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Fairly straightforward question. If not, why not?

I suspect that if they do, it is not perceived due to the regions of highest dispersion being in one's region of lowest visual acuity.

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This page yorku.ca/eye/chroaber.htm claims: "You may be interested to know that the human eye lens exhibits chromatic aberration. Fortunately, a yellow pigment in the fovea called the macula lutea helps to protect us from this problem. Yellow pigments absorb blue light." This seems at best oversimplified and possibly completely wrong. However, it may be an effect that is relevant. –  Ben Crowell Jun 2 '13 at 20:08

3 Answers 3

up vote 9 down vote accepted

Yes, it does. We don't see it because our brain automagically 'correct it' because it always see the same aberration from the childhood.

Our eye focuses on 'green' wavelength as it's its peak sensitivity, so red and especially violet lines are usually slightly out-of-focus.

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This is the best answer here, but part 1 is incorrect. Chromatic aberrations are not fields aberrations; they exist on axis just as much as they do off axis. If you fix this I can give you an upvote. –  Colin K Jul 22 '11 at 13:53
@Colin K You are right as usual :-) –  BarsMonster Jul 22 '11 at 14:21

Because refractive index is a function of wavelenght, every lens experiences chromatic aberration, and so does a human eye.

This could have severe effect on human vision. However, eye has tuned spectral bandwidth - it is well known eye is most sensible to visible light which has wavelenght of 550 nm. Relative luminosity is also a function of wavelenght (in which more than 70% of the luminous energy is confined to a defocus range of less than 0.25 D defocus on either side of focus (if eye is optimally focused at 550 nm)). The exact spectrum to which we are sensitive, depends on light levels. Rods saturate at moderate and high light levels, so in this region spectral sensitivity is governed by cones. At lower light levels cones are no longer as sensitive and rods dominate the response. All this results in different spectral sensitivity for various luminosity and in this way eye is able to filter out some effects of chromatic aberration.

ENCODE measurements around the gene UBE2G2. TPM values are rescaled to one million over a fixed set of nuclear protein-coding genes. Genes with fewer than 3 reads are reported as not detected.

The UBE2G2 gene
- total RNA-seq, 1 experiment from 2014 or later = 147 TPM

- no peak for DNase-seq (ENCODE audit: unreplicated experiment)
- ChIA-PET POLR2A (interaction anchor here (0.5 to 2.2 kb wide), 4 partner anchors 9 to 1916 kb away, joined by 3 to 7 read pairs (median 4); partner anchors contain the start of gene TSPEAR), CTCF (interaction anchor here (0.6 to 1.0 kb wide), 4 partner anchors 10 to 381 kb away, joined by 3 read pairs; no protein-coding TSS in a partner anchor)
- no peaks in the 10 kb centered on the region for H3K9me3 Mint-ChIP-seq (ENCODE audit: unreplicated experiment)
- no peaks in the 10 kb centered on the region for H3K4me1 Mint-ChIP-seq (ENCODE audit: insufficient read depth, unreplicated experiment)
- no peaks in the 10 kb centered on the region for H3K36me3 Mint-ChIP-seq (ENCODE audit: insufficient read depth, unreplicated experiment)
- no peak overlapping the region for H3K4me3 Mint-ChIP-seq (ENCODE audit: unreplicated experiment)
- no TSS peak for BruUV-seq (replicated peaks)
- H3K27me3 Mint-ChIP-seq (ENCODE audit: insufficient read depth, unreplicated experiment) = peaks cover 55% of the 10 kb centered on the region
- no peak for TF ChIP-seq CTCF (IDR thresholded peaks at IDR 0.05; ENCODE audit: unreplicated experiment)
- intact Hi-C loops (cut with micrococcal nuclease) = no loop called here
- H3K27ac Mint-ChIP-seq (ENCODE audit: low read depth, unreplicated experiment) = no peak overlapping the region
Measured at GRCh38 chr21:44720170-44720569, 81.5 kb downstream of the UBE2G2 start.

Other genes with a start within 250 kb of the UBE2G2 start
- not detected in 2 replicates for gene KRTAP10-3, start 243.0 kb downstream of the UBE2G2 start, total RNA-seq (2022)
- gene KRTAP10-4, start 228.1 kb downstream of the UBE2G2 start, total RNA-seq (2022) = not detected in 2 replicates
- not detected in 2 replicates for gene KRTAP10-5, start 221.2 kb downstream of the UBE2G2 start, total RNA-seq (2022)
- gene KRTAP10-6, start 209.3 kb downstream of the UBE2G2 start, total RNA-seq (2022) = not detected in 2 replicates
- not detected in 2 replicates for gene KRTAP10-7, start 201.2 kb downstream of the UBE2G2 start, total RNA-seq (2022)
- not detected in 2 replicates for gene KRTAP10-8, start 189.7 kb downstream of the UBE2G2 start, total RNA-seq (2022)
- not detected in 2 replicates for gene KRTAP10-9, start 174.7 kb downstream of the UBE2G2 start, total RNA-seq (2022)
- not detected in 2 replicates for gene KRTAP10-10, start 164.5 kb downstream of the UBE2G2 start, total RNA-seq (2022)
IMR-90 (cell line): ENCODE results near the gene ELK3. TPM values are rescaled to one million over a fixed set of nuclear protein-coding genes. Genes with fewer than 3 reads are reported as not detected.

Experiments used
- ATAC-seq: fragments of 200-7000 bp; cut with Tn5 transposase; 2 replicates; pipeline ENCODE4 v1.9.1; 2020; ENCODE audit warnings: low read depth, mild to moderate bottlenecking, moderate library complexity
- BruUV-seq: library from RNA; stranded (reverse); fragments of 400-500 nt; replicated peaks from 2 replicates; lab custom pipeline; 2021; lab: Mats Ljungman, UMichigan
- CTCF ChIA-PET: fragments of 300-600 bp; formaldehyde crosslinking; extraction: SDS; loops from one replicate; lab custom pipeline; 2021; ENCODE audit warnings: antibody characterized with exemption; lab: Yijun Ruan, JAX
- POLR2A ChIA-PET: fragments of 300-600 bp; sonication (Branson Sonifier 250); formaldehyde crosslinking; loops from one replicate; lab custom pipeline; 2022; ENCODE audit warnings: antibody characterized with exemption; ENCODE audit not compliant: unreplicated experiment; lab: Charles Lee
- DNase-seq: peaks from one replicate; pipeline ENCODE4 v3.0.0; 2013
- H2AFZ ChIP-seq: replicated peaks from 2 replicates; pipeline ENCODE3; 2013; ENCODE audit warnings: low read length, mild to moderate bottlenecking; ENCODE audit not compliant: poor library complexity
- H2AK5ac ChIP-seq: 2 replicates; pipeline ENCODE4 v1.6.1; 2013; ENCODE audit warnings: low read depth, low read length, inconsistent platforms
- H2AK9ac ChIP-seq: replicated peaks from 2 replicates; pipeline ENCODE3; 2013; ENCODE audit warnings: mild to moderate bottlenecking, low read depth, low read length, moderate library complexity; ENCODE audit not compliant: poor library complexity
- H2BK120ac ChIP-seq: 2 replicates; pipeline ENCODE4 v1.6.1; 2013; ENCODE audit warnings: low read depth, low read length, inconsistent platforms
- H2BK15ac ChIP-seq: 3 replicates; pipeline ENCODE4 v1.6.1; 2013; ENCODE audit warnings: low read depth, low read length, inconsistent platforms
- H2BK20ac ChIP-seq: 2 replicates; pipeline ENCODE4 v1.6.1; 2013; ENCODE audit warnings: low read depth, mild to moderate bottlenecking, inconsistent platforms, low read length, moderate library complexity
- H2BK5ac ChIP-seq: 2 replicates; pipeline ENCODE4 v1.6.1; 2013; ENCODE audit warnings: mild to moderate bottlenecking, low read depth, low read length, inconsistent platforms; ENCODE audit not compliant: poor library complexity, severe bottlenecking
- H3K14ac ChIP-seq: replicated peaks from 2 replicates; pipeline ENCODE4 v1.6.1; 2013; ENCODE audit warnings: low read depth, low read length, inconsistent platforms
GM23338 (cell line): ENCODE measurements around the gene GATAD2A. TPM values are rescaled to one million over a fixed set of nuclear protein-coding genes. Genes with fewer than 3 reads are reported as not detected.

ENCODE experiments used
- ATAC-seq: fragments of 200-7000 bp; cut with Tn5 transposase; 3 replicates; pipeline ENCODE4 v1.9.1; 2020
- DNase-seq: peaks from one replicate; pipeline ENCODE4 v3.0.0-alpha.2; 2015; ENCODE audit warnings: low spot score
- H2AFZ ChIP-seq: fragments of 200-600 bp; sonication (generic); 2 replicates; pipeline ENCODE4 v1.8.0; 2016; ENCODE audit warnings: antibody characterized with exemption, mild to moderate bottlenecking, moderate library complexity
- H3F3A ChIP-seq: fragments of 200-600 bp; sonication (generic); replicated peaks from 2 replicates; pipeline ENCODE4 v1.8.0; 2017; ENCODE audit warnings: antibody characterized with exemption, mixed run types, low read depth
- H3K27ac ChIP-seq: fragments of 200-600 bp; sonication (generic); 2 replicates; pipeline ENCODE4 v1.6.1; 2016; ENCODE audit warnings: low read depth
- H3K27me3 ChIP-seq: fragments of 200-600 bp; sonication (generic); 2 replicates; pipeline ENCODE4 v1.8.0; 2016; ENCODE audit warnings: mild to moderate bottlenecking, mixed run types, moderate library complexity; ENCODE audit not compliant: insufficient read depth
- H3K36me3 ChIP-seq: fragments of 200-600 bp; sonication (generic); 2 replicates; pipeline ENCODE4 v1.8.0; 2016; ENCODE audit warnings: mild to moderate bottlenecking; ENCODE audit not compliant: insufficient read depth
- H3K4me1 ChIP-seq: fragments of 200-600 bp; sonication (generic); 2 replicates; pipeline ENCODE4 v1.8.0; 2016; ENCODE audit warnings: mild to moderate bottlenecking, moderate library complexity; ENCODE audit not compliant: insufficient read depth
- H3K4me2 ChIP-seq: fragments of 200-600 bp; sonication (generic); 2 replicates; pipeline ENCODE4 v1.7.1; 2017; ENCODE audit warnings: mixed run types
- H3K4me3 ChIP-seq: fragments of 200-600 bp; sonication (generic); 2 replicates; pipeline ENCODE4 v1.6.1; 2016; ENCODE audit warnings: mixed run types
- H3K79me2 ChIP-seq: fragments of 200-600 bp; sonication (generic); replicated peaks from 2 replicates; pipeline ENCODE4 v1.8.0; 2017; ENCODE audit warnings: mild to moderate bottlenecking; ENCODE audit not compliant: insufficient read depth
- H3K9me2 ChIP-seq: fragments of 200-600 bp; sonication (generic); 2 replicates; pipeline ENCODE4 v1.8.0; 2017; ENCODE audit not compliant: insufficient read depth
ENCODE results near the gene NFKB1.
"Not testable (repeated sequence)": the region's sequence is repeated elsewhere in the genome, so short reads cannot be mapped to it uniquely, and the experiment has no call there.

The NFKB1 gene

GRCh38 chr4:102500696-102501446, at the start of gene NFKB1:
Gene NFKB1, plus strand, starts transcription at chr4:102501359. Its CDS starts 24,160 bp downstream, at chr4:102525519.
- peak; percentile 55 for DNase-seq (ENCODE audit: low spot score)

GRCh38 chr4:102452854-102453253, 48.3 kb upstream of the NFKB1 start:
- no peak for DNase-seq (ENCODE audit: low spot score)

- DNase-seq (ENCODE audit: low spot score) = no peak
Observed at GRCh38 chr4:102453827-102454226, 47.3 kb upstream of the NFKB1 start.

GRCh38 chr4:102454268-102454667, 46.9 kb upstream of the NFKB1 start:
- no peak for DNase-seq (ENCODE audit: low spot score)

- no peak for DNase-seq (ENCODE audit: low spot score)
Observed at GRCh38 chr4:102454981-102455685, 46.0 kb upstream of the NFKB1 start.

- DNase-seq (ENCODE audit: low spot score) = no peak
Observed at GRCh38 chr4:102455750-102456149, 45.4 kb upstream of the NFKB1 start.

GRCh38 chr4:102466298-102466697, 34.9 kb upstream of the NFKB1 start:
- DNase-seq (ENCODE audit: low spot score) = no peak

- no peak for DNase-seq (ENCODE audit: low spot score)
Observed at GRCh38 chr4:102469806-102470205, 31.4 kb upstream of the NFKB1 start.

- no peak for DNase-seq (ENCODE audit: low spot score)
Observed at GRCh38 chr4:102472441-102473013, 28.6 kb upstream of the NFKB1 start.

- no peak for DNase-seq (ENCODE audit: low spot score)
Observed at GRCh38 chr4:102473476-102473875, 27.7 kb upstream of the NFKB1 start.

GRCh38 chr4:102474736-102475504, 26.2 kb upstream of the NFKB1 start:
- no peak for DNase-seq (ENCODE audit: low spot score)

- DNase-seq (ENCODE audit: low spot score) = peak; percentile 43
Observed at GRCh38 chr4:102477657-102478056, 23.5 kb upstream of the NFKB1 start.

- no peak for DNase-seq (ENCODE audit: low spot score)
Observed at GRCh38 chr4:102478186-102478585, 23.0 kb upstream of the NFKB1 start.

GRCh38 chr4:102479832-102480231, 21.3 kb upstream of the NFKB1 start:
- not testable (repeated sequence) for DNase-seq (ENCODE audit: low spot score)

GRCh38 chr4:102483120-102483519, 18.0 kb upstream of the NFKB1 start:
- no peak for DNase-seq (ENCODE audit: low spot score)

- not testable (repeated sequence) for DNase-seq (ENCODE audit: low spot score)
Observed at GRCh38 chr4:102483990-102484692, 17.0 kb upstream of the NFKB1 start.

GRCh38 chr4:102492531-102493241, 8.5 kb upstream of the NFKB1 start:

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Could you elaborate a bit more how the eye can get rid of chromatic aberrations if you take into account sensitivity? I don't get your argument. –  whoplisp Jul 22 '11 at 11:39

Here is an interesting webpage on the aberrations of the eye: http://www.telescope-optics.net/eye_chromatism.htm

According to http://kaschke-medtec.de/SS10/Exercise5.pdf the eye has quite a large chromatic aberration of 2 dptr across the visible range.

I heard (the rumor?) that for this reason the color bands in the french flag don't have the same width.

I also read of the interesting (and probably true) theory that the colour bands around edges actually help you to focus while you reading text. I think that explains why I find reading quite hard with LED illumination of small (non-overlapping) spectral bandwidth.

One could think it would be useful to wear color corrected glasses but I don't think that would help in any way (the aberrations due to the glasses will be small compared to the aberrations in the eye).

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Because You do not distinct the central (yellow spot, macula) area from the rest of the sensitive area, Your answer is misleading. –  Georg Jul 22 '11 at 12:31
@Georg I thought about this after reading BarsMonster response. His answer doesn't convince me because the human lens has aspheric surfaces and an internal index gradient and the detectors are on an aproximate sphere. Therefore it is not obvious to me why central aberrations should be less. –  whoplisp Jul 22 '11 at 14:03

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